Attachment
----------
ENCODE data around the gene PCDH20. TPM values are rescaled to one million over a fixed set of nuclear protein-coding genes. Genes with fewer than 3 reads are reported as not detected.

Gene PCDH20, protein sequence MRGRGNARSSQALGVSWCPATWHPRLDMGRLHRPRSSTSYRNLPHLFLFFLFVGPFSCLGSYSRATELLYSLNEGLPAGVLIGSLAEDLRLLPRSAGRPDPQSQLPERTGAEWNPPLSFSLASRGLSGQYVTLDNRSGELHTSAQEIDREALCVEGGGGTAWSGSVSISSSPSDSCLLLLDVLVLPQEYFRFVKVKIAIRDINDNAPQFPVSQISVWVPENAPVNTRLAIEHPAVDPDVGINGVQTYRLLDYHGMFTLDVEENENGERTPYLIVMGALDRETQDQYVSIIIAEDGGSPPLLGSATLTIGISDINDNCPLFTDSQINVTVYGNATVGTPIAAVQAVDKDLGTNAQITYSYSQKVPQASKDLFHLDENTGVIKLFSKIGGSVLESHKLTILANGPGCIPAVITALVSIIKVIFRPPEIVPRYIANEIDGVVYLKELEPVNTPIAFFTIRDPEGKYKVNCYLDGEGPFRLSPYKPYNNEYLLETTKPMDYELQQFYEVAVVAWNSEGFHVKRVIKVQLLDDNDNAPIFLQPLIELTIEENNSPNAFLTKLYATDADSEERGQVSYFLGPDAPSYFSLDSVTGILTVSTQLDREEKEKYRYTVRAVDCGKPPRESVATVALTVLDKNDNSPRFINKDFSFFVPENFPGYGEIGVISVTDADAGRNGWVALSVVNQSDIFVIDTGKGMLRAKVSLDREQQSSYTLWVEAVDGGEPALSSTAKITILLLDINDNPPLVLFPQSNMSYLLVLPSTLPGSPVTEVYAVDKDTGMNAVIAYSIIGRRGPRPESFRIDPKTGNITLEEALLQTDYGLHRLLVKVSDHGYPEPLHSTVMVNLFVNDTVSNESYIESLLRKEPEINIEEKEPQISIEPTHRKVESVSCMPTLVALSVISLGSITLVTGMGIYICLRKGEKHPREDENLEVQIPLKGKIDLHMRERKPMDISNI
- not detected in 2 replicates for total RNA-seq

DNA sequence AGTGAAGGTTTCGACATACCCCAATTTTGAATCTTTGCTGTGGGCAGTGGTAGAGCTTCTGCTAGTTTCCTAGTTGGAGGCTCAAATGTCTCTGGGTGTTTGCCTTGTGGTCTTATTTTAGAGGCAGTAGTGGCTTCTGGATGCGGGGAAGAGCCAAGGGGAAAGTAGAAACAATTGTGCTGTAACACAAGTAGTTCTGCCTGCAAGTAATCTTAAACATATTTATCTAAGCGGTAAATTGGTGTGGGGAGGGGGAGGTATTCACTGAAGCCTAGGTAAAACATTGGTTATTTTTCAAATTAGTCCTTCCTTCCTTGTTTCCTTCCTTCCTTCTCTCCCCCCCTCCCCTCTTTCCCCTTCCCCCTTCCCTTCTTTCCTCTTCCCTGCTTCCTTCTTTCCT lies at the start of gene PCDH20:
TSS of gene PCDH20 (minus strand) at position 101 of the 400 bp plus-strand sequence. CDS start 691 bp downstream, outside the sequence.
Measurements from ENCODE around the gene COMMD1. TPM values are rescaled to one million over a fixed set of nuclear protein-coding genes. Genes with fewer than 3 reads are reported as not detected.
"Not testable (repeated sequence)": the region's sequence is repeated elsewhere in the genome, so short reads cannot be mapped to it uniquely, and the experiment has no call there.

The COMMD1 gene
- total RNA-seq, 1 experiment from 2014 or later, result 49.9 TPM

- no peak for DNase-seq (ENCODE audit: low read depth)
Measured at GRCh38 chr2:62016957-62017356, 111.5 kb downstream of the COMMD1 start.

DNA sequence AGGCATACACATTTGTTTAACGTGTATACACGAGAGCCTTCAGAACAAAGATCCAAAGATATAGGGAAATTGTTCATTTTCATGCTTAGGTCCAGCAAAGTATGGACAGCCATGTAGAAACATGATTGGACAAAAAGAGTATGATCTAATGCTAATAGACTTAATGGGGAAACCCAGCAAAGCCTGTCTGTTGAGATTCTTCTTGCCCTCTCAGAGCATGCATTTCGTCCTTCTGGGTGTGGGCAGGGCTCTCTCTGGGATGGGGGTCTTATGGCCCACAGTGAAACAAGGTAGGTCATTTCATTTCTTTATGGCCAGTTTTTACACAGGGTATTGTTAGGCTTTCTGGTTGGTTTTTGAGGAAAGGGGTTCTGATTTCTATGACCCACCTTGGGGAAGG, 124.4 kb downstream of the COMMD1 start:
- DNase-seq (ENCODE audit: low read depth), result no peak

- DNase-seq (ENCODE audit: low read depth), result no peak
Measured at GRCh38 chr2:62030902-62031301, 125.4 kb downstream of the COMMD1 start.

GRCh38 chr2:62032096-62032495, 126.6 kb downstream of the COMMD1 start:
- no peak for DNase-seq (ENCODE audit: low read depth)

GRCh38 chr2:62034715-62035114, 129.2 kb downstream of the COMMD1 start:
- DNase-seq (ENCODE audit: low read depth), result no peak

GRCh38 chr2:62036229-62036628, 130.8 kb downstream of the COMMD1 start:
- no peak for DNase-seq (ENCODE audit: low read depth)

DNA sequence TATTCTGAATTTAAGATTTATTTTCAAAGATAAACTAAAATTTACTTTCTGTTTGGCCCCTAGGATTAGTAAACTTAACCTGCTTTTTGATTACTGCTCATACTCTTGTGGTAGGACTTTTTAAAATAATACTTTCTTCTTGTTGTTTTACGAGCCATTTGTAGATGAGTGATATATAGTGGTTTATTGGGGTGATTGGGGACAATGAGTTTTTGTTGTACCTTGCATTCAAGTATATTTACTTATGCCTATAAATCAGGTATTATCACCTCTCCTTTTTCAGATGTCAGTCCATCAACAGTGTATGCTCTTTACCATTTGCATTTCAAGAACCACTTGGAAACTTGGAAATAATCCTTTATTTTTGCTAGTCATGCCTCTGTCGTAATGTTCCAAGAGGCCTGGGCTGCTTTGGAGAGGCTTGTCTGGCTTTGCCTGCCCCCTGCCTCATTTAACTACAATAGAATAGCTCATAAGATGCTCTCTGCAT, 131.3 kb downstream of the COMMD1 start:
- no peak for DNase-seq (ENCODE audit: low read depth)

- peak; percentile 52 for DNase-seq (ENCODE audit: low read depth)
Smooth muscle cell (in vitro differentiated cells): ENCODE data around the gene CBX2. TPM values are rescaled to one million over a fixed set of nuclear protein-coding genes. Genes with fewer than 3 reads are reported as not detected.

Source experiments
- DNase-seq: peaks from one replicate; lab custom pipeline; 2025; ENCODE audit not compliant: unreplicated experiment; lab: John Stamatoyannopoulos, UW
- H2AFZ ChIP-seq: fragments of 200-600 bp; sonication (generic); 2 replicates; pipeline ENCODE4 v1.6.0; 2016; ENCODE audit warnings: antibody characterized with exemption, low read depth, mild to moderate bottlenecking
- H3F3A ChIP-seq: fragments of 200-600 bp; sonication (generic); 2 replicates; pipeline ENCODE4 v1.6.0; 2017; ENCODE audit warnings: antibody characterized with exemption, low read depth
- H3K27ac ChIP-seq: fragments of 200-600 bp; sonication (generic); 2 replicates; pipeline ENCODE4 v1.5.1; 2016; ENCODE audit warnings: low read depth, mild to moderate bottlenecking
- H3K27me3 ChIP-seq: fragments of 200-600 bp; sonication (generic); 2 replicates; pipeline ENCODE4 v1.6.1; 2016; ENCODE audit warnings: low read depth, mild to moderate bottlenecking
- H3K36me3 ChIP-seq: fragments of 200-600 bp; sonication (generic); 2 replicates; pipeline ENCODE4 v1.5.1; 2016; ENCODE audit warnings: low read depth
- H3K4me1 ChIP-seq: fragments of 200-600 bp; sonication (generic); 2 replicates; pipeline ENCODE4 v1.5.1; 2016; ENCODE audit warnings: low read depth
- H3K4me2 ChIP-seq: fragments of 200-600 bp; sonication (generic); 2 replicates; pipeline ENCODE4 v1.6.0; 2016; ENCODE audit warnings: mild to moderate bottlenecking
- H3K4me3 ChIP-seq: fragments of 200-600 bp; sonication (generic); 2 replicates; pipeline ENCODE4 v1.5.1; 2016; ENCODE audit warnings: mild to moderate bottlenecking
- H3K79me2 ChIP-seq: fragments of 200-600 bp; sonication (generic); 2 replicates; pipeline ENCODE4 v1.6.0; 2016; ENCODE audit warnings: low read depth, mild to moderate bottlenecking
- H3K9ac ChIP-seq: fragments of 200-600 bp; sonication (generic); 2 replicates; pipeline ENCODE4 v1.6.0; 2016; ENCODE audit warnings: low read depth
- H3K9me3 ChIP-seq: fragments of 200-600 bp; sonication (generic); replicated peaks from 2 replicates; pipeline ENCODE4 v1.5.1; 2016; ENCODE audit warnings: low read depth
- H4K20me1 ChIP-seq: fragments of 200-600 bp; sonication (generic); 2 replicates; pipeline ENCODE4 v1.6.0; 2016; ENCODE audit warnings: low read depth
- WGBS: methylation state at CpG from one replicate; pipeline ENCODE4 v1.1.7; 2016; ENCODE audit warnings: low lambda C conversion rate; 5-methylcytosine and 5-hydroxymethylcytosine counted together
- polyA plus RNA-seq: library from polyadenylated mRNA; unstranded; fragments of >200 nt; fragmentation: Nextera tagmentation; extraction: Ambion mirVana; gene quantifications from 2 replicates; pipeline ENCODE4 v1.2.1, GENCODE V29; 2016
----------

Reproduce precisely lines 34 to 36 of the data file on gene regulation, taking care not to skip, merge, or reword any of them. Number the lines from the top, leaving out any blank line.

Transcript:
- H3K4me2 ChIP-seq: fragments of 200-600 bp; sonication (generic); 2 replicates; pipeline ENCODE4 v1.6.0; 2016; ENCODE audit warnings: mild to moderate bottlenecking
- H3K4me3 ChIP-seq: fragments of 200-600 bp; sonication (generic); 2 replicates; pipeline ENCODE4 v1.5.1; 2016; ENCODE audit warnings: mild to moderate bottlenecking
- H3K79me2 ChIP-seq: fragments of 200-600 bp; sonication (generic); 2 replicates; pipeline ENCODE4 v1.6.0; 2016; ENCODE audit warnings: low read depth, mild to moderate bottlenecking